Kaamulan organizers want street dancing participants to stick to Bukidnon’s culture

MALAYBALAY CITY (MindaNews/12 Jan) – Organizers of this year’s Kaamulan Festival in are changing the rules for the street dancing competition, the festivities’ highlights, so that it will focus on the seven hill tribes of Bukidnon and prevent modifications so as to protect and preserve the province’s true culture.

Erlow Talatala, member of the provincial tourism council, said that performance of every contingent will have to be based on the “Ulaging Hu Agyu,” which is the epic of Agyu, the immortal hero of the Manobo people

Talatala said that it was discussed during last week’s meeting of the Kaamulan organizing committee that they will orient choreographers so they would not inject modifications that could cast wrong information to the audience. One of the initiators of the Kaamulan Festival, Dr. Carmen C. Unabia, will reportedly be among those to give the briefing.

This year’s street dancing contest will be participated by the municipalities of Maramag, Manolo Fortich, Libona, Kadingilan, Sumilao, Lantapan, Baungon and the cities of Valencia and Malaybalay.

The provincial government has approved the subsidy of P100,000 for every contingent.

In the past festivities, the street dancing drew criticism from historians and tribal leaders for its alleged mocking of the culture and traditional dances and costumes of the Lumads of Bukidnon.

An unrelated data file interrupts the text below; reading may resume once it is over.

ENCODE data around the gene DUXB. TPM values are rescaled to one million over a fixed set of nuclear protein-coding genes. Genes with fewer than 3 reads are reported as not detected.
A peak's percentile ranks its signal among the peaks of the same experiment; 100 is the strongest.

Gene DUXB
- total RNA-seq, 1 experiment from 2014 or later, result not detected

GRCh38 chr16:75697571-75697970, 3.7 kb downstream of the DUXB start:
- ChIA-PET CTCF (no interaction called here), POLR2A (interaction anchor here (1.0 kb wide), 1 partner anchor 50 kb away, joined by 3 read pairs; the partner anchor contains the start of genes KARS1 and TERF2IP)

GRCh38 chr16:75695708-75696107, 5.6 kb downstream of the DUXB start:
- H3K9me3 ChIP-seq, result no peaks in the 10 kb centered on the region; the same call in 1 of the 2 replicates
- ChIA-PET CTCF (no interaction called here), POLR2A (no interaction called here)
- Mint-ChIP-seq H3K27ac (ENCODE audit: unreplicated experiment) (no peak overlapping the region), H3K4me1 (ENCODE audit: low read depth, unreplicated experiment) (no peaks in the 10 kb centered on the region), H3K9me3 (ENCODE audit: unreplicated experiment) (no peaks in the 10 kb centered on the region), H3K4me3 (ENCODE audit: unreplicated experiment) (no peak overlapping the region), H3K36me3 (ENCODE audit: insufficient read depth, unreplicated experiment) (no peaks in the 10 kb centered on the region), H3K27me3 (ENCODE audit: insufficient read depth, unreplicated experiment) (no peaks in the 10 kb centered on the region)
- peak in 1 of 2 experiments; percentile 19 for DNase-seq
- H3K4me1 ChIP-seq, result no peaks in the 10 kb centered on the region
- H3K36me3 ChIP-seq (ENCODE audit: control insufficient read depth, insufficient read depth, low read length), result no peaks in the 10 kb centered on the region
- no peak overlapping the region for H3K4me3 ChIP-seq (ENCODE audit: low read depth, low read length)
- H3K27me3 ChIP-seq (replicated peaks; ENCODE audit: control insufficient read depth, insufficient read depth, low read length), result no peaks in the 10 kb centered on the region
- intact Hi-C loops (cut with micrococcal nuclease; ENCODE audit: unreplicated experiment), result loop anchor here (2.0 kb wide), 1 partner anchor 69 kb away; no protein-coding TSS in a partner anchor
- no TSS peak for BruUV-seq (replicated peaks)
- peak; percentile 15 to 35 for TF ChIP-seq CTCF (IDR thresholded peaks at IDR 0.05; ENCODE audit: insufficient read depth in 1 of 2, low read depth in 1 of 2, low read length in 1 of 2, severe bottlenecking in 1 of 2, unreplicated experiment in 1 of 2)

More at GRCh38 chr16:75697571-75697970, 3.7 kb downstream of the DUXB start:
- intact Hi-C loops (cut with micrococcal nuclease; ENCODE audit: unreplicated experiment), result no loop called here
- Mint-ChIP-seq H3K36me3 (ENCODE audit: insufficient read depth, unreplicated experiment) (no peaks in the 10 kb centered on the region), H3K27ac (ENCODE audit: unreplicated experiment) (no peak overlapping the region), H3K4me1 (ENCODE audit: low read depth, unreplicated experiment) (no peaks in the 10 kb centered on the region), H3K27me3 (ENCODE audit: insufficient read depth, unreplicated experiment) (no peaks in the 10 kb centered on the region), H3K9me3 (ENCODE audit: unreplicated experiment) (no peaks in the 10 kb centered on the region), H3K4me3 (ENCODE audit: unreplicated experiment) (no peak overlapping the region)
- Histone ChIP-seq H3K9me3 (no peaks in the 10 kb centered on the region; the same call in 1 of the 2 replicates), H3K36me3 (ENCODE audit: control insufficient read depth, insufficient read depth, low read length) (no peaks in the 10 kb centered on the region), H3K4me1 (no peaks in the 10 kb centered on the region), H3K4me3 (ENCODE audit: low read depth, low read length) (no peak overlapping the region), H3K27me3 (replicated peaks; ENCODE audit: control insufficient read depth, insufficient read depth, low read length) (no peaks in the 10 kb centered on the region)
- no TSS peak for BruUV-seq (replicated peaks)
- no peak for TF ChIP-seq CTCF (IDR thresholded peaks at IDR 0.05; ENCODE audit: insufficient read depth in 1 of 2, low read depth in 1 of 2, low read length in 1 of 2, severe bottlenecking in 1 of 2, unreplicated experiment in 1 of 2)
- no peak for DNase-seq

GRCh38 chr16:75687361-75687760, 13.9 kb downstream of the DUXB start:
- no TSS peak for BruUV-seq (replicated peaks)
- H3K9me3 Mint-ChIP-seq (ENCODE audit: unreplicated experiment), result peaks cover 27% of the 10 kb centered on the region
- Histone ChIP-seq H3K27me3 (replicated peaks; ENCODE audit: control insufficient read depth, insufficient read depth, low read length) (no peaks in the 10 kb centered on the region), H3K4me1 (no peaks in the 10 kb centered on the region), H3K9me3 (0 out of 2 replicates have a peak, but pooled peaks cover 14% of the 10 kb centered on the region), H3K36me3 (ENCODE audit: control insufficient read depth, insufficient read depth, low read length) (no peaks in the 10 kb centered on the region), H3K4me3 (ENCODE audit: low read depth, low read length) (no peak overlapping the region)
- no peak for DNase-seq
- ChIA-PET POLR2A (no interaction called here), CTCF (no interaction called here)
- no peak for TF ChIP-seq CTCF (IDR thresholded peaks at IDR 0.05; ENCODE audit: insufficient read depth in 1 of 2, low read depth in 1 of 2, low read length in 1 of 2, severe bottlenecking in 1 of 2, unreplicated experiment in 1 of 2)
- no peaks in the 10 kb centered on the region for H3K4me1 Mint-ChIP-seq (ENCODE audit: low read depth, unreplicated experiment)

Organizers have also excluded events that have no significance to the province’s celebration of its culture.

The activities include boxing and motocross, which will be incorporated in the activities of the Malaybalay City Charter Day celebration on March 22. The Kaamulan Festival opens on Feb. 18 and will close on March 10, the anniversary of the founding of the province.

The ukay-ukay and burloloys stalls will also be transferred to the Plaza Rizal to be handled by the Malaybalay City government, Talatala added.

He said Gov. Alex Calingasan also cancelled the invitational basketball tournament, which attracts professional basketball players, due to its “insignificance in relation to the cultural essence of the festival and lack of potential opportunities to the people of Bukidnon.”

The Bukidnon ethnic song writing and workshop, however, was incorporated to the “Night of Bukidnon Artists” as their final recital on February 28 at the capitol stage. (Walter I. Balane / MindaNews)